B. Cox reviews A Tribe Called Quest's seismic second album The Low End Theory as it turns 30. Fresh of their successful debut People's Instinctive Travels And Their Paths of Rhythm, the quartet-turned-trio from Queens sought to make a deeper impact on their sophomore album. Buoyed by the presence of inventive jazz samples, stirring and sense tingling bassliness, and the emergence of emcee and group member Phife Dawg, the album laid the groundwork of what many thought was possible with the fusion of jazz and hip-hop inspiring a key segement of the next generation of hip-hop artists, beatmakers and producers. Lauded and critically accalaimed upon its release, it has maintained its reputation being universally accepted as one of the best hip-hop albums of all time.
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The Ringer: 'The Eternal Beat of The Low End Theory'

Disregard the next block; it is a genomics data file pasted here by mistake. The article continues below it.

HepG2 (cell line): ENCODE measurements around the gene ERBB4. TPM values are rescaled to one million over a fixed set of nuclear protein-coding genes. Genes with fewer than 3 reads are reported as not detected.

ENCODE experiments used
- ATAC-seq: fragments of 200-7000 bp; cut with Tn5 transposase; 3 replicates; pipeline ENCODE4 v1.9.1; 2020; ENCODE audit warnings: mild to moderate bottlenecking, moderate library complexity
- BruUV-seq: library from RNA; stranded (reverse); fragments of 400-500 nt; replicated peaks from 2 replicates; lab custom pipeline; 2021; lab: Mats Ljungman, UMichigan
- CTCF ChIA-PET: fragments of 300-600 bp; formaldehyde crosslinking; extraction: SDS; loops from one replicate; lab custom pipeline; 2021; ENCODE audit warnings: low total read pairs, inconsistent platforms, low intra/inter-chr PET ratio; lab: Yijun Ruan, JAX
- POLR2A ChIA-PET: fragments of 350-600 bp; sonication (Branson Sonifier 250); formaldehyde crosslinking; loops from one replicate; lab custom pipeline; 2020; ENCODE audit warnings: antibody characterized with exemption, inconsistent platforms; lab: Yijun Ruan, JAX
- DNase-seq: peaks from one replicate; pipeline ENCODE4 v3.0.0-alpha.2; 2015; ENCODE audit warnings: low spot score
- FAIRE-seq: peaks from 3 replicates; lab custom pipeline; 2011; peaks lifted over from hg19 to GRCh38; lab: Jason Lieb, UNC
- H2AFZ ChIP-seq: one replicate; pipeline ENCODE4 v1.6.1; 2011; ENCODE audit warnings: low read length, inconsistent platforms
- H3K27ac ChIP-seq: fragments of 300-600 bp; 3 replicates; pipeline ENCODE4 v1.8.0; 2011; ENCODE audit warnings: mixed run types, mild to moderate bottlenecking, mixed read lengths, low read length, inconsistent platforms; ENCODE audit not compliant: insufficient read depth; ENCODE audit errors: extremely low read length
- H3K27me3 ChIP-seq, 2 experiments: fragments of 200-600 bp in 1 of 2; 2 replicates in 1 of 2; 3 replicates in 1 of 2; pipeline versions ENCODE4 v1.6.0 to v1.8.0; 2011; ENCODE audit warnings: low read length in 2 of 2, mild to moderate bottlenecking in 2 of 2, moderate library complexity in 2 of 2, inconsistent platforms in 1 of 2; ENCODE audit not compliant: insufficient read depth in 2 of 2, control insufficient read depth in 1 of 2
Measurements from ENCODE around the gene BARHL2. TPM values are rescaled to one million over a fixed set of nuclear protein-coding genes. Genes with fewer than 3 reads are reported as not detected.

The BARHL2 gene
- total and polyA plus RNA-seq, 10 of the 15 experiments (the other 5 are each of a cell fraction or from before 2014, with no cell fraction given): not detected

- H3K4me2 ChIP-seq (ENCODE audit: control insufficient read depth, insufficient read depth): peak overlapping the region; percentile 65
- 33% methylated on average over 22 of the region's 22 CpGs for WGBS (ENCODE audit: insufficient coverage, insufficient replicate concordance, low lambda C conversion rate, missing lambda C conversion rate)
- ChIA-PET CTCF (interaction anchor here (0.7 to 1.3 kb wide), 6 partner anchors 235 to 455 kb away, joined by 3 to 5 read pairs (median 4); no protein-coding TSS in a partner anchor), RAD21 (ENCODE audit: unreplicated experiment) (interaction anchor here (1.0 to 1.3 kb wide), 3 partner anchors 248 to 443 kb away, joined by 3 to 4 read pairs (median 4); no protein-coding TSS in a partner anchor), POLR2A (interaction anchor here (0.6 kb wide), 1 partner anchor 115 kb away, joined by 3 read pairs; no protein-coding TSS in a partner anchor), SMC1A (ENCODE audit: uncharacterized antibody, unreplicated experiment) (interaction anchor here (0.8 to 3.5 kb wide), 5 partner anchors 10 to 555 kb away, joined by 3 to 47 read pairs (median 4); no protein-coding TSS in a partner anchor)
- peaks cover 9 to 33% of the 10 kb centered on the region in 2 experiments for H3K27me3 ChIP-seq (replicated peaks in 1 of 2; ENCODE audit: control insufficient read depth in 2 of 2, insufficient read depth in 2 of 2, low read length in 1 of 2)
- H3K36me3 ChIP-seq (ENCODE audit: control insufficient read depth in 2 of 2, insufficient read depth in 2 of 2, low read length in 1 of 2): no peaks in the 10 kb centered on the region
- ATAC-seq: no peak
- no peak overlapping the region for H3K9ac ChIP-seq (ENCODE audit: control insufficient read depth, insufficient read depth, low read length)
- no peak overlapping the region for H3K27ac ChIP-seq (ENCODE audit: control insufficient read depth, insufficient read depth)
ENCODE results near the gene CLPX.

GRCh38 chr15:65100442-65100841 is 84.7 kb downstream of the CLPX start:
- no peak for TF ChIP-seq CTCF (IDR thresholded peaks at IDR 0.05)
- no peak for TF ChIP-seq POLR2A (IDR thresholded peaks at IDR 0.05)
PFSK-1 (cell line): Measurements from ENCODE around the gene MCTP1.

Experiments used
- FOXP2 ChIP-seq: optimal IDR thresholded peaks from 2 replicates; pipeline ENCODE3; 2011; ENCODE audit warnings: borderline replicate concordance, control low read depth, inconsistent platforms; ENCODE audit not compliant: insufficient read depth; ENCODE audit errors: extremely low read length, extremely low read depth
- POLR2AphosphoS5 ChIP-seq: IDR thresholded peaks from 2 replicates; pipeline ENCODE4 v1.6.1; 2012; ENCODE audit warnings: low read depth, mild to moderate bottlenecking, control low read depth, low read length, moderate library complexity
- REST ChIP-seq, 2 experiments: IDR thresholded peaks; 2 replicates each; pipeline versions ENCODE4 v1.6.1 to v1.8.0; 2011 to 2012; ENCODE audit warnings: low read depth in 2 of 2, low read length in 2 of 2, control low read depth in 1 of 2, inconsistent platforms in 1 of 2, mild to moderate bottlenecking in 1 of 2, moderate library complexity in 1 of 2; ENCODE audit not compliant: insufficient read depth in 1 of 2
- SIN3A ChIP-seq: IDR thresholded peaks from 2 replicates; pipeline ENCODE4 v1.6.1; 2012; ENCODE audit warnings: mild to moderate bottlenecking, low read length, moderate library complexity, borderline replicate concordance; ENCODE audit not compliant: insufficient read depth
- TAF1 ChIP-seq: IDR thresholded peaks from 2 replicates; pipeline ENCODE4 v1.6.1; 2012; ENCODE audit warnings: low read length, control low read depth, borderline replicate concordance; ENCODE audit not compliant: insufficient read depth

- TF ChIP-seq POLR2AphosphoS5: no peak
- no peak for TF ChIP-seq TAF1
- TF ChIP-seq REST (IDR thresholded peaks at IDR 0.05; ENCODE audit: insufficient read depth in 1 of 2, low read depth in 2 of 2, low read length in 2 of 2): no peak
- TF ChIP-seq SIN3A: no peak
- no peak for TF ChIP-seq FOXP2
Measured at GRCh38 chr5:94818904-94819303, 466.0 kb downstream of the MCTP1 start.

Albumism: A Tribe Called Quest's 'The Low End Theory' Turns 30 | Anniversary Retrospective
OkayPlayer: How Bob Power Put The Low End In A Tribe Called Quest's 'The Low End Theory'
Slant Magazine: Vibes and Stuff: A Tribe Called Quest's 'The Low End Theory' at 30.
Ambrosia For Heads: The Making of ATCQ's 'The Low End Theory', Told By The People Who Were There
B. Cox is joined by NaturallyAlise and JR of the R&B Representers to review SWV 's debut classic album It's About Time as it turns 30. As R&B continued its evolution in the early 90s, the trio from NYC burst …
In a bonus episode of The Guest Lounge , B. Cox sits down with Sumit Sharma & Chris Mitchell of the Breaking Atoms Podcast . Based in the United Kingdom, Sharma and Mitchell have built one of the more intuitive, …